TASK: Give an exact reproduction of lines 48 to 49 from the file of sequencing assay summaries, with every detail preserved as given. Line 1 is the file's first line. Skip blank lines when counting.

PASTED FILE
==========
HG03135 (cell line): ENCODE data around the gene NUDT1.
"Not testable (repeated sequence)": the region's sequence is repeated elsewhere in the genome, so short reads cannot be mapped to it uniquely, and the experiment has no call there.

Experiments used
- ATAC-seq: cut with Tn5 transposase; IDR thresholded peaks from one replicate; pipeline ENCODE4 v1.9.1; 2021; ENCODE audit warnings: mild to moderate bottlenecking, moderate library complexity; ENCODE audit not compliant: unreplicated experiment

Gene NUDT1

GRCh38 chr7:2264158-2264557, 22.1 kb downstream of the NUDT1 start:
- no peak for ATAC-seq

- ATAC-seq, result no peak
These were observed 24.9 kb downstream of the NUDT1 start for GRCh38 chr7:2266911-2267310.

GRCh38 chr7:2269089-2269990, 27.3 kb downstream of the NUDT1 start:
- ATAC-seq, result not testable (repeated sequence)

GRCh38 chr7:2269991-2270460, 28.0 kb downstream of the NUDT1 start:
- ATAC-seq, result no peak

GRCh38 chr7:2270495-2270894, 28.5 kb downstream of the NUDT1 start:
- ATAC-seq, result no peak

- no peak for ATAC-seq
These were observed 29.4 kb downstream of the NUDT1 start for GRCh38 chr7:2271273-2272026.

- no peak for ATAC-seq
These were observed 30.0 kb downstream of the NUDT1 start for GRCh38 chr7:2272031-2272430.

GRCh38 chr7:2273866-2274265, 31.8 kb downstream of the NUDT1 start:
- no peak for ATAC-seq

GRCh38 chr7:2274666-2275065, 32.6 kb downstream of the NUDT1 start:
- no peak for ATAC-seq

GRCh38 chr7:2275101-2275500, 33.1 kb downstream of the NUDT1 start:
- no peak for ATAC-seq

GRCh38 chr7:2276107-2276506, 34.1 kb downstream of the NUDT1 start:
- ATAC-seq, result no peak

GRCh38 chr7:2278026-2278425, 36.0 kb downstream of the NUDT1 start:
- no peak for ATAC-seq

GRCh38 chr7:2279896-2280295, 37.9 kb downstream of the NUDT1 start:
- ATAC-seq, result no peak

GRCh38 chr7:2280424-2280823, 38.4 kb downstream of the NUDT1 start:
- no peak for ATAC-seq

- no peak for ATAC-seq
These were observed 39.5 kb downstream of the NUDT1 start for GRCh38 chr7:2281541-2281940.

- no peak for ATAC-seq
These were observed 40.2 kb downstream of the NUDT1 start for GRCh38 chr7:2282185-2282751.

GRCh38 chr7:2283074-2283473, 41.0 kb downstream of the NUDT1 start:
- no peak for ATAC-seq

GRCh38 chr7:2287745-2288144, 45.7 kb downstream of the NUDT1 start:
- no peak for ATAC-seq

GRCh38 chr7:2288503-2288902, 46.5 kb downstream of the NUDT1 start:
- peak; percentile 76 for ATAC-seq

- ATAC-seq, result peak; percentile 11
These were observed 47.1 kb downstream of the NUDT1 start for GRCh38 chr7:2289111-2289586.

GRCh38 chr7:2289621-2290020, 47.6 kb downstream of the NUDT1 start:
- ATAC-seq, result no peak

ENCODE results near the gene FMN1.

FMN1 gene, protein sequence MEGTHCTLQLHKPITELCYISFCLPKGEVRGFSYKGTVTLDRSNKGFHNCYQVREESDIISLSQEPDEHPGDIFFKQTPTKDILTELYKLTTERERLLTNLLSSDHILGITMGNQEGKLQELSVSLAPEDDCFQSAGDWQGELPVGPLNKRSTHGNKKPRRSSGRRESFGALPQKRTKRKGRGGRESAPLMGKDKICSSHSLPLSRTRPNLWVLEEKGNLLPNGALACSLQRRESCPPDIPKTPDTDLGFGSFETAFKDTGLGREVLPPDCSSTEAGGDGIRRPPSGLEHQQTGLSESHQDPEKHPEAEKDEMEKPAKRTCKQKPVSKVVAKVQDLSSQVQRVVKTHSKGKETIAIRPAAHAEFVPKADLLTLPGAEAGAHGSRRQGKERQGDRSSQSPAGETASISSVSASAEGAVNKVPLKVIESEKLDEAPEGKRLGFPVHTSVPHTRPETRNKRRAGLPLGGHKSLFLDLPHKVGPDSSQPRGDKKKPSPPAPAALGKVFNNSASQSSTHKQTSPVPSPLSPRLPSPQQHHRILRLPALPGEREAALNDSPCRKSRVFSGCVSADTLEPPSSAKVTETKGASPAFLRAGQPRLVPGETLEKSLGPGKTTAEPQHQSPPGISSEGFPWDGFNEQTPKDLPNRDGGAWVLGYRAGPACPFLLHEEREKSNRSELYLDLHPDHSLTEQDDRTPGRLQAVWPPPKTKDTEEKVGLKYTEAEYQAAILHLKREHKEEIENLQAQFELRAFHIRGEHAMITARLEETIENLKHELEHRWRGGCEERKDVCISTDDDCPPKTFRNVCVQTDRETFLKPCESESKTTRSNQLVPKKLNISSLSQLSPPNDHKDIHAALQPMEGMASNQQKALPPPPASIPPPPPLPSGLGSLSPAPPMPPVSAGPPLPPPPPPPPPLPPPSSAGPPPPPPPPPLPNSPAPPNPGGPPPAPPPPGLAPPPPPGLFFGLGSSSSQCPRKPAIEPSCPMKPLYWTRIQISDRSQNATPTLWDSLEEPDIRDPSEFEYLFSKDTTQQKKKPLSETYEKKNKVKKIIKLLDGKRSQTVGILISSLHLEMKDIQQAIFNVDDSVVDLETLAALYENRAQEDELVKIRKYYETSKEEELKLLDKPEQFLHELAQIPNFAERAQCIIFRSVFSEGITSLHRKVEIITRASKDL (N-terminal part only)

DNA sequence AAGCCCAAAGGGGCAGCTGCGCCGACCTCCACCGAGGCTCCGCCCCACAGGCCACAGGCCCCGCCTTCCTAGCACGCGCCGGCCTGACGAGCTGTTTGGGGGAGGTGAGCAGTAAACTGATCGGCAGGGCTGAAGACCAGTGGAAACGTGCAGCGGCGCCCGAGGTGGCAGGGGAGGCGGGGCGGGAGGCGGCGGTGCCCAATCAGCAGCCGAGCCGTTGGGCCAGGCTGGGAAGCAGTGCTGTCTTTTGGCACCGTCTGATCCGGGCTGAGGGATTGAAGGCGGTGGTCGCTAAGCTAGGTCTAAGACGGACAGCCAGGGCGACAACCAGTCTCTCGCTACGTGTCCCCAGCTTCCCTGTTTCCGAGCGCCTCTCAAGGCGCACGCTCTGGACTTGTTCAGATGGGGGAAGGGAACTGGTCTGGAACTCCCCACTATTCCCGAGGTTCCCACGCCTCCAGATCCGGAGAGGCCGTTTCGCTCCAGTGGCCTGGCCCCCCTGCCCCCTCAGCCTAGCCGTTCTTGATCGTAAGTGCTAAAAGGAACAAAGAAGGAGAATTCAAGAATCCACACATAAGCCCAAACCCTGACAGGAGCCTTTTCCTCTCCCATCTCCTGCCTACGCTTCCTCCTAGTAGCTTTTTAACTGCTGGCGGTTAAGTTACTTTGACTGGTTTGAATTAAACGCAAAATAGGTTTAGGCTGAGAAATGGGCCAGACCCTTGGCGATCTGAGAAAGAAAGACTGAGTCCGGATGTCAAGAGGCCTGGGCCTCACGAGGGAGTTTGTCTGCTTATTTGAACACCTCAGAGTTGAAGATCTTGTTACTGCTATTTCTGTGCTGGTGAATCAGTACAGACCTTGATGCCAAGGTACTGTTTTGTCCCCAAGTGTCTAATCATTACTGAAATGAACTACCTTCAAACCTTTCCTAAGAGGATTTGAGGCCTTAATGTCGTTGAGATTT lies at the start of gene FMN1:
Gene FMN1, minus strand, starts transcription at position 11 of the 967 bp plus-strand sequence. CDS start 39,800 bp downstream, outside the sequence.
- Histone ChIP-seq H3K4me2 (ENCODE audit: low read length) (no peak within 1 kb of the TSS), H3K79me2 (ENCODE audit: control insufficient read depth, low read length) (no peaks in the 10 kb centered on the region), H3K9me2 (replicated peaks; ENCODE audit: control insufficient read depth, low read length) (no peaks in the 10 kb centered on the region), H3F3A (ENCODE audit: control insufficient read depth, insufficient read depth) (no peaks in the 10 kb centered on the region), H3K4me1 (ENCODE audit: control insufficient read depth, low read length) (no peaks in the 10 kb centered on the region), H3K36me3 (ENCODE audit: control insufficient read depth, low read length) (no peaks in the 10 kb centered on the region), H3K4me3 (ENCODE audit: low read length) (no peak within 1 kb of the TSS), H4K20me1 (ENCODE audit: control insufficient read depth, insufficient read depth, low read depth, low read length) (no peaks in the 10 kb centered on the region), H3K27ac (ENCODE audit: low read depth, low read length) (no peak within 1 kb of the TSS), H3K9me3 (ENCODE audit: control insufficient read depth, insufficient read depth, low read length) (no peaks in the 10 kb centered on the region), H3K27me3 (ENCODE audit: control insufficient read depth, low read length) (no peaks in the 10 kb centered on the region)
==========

ENCODE results near the gene FMN1.

FMN1 gene, protein sequence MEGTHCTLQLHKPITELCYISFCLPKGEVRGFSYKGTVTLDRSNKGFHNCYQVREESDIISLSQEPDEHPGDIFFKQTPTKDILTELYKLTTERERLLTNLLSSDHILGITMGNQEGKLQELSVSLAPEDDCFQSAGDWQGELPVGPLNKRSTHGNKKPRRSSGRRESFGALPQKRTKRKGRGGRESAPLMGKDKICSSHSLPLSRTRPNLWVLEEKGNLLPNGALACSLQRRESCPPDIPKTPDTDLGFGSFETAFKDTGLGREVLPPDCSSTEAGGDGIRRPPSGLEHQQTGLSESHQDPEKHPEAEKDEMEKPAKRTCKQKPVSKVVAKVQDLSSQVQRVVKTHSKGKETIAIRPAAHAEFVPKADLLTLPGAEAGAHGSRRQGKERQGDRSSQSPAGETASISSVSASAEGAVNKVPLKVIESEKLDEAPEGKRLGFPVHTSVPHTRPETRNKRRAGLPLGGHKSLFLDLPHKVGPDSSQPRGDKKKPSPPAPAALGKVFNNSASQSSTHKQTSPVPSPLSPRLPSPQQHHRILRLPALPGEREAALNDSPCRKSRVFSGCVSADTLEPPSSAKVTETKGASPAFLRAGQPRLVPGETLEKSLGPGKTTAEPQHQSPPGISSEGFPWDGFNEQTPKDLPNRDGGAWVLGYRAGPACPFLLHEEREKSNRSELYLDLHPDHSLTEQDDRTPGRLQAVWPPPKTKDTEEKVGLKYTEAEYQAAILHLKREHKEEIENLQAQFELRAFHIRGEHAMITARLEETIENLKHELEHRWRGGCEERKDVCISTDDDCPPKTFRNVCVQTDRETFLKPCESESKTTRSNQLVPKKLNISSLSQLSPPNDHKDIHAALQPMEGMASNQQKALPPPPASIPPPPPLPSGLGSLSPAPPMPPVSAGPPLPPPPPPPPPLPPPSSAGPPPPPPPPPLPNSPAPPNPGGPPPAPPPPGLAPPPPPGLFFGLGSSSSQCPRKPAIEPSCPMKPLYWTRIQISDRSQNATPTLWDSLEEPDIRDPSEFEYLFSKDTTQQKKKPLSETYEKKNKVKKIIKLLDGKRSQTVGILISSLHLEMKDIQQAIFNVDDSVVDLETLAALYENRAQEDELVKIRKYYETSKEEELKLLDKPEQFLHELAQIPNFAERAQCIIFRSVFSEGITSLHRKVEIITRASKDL (N-terminal part only)